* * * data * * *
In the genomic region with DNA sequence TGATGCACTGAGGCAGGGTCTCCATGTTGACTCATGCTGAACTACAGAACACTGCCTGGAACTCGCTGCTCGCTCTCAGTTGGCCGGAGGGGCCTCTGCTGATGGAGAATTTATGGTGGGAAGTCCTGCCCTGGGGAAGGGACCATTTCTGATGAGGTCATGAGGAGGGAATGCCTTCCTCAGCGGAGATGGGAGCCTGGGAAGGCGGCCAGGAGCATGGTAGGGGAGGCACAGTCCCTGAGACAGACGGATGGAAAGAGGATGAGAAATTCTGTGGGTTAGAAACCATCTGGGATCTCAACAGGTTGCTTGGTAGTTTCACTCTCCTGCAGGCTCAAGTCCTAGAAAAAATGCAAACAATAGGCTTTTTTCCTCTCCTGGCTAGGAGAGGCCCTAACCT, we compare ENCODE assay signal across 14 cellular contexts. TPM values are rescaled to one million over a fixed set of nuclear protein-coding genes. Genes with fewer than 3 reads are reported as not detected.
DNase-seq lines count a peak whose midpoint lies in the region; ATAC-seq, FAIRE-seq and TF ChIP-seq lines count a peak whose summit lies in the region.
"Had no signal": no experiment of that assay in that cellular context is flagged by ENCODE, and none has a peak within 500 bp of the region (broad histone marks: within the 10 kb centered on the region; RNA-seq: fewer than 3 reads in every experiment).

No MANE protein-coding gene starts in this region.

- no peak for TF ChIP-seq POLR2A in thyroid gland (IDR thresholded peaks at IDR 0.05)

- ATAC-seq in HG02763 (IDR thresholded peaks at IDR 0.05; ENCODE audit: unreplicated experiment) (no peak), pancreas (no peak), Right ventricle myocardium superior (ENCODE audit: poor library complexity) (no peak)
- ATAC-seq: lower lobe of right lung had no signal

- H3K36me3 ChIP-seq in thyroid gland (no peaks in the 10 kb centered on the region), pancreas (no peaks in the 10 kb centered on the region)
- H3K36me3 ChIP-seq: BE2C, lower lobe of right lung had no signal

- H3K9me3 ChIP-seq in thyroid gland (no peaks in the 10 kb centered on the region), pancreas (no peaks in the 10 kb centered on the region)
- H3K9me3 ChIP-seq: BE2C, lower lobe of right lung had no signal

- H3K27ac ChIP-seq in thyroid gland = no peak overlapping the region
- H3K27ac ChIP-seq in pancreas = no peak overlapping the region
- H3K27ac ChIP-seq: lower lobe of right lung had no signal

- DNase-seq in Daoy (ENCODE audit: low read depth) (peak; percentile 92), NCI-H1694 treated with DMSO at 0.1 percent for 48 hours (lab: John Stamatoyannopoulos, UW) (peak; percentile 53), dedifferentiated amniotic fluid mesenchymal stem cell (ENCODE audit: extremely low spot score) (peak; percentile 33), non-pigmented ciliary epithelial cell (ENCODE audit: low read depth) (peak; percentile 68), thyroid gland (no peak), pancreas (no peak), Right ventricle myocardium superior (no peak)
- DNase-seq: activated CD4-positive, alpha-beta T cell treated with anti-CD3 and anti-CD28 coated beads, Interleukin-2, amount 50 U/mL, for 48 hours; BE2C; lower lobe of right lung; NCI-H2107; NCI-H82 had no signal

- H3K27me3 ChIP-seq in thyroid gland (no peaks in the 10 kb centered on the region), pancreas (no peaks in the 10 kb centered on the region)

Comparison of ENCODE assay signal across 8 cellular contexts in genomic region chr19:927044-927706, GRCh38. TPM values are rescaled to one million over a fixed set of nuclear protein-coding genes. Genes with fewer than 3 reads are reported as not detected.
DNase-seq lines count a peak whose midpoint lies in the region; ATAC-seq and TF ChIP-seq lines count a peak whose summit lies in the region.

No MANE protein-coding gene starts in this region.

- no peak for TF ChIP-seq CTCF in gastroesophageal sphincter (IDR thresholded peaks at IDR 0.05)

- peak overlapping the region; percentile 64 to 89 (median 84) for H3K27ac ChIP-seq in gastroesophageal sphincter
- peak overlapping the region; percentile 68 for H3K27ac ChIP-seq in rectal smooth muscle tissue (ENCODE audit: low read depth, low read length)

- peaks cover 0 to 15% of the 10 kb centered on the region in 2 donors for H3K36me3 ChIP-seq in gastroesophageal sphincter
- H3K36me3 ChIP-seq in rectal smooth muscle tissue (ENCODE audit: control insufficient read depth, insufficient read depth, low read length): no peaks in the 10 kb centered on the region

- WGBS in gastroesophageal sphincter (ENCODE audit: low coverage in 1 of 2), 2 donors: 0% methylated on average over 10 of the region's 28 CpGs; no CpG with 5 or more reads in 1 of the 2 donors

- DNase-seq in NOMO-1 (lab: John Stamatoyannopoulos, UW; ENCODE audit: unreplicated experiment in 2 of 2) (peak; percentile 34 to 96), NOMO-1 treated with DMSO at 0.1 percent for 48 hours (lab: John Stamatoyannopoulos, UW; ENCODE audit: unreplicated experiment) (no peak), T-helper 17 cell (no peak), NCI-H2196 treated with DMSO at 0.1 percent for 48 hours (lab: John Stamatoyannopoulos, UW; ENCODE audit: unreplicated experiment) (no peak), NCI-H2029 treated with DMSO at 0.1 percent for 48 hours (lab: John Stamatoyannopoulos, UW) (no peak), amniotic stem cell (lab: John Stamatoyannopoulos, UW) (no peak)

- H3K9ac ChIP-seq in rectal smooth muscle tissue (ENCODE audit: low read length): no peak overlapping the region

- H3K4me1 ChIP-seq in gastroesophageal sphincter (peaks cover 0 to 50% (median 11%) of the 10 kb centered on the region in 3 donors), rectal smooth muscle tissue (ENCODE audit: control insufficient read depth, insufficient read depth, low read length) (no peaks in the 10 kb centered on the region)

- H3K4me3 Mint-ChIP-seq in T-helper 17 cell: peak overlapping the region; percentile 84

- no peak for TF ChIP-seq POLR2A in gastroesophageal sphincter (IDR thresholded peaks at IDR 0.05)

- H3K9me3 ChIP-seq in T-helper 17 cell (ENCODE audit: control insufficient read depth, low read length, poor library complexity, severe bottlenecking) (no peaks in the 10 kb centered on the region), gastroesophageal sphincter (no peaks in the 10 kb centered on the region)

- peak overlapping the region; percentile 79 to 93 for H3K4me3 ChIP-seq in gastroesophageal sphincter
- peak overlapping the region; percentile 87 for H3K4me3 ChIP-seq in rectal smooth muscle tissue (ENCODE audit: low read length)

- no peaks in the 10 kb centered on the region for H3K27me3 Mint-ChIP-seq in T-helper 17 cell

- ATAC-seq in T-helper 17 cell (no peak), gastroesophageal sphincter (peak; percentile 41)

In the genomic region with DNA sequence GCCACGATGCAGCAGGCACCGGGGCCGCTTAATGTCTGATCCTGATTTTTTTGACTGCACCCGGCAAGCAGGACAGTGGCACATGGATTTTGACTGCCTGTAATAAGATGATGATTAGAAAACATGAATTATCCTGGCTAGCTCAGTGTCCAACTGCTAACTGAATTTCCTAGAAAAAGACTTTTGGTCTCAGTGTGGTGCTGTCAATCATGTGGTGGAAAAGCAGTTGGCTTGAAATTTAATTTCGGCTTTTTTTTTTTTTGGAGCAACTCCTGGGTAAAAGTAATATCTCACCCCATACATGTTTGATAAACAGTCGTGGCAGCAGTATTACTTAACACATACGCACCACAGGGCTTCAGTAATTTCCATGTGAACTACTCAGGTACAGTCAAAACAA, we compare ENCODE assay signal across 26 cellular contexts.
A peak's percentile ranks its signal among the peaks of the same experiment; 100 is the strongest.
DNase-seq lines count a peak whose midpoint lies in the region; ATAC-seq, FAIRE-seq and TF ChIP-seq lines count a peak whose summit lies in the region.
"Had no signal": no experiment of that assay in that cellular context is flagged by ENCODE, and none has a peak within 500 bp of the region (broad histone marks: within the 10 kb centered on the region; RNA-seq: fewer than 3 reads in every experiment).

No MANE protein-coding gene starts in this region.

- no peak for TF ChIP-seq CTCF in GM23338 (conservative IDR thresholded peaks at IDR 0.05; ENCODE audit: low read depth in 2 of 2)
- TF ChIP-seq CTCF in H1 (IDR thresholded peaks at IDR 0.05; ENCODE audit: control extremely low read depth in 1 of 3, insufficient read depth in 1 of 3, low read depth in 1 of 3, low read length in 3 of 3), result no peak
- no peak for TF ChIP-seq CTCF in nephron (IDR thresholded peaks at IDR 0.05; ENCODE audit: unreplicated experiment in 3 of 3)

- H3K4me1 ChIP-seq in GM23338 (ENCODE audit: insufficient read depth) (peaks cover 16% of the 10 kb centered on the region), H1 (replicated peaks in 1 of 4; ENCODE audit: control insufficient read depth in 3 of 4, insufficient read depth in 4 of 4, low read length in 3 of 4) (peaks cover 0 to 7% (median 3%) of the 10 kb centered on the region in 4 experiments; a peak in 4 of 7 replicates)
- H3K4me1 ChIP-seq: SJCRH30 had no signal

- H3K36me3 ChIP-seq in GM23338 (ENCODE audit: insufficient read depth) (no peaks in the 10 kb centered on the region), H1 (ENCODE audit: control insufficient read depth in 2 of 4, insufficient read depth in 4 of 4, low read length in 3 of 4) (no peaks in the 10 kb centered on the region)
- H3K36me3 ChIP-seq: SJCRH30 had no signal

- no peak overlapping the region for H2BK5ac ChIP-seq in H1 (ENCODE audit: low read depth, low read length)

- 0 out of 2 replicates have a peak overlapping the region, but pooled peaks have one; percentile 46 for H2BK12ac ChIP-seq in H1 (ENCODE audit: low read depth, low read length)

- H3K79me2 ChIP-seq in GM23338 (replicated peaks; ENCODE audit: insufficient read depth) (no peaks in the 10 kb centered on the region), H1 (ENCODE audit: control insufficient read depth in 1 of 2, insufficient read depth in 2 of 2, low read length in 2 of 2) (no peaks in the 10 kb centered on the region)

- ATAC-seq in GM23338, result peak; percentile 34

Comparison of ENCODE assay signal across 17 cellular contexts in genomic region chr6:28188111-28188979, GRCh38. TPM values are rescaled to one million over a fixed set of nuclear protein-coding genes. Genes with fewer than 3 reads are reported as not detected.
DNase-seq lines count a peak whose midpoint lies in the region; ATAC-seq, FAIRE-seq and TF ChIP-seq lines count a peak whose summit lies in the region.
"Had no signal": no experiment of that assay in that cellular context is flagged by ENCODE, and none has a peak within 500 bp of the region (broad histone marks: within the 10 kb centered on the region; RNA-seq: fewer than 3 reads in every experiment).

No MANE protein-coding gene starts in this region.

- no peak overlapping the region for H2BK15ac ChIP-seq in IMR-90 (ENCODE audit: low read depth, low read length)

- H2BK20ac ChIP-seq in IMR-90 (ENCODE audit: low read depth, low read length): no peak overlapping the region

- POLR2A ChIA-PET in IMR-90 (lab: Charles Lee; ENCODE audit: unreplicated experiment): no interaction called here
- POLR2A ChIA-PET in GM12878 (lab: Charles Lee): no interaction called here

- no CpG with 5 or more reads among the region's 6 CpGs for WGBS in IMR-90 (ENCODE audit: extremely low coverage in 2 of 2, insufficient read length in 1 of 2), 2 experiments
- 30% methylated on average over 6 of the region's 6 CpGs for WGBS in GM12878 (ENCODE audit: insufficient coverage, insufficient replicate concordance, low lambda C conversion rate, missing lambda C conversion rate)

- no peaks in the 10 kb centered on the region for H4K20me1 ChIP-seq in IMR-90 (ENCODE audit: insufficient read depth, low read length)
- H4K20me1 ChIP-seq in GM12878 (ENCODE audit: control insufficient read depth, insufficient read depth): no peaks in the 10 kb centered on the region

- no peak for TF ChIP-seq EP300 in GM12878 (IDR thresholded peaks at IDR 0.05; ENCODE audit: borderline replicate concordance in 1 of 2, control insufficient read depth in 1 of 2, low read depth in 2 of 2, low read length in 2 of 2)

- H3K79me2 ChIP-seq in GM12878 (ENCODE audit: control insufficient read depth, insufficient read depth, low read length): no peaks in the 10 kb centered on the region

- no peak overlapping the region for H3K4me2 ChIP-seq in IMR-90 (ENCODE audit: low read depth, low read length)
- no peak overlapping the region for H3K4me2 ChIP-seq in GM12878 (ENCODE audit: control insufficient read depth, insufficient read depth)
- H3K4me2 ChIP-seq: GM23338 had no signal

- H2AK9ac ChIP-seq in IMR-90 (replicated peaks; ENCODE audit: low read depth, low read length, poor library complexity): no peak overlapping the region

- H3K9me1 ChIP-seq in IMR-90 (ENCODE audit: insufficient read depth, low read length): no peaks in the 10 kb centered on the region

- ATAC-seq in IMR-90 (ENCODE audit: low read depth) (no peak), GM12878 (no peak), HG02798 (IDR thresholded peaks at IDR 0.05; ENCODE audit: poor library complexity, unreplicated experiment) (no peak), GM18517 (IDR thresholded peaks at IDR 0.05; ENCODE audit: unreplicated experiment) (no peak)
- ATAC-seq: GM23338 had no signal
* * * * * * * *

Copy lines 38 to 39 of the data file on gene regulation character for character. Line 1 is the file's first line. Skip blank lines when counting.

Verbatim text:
A peak's percentile ranks its signal among the peaks of the same experiment; 100 is the strongest.
DNase-seq lines count a peak whose midpoint lies in the region; ATAC-seq, FAIRE-seq and TF ChIP-seq lines count a peak whose summit lies in the region.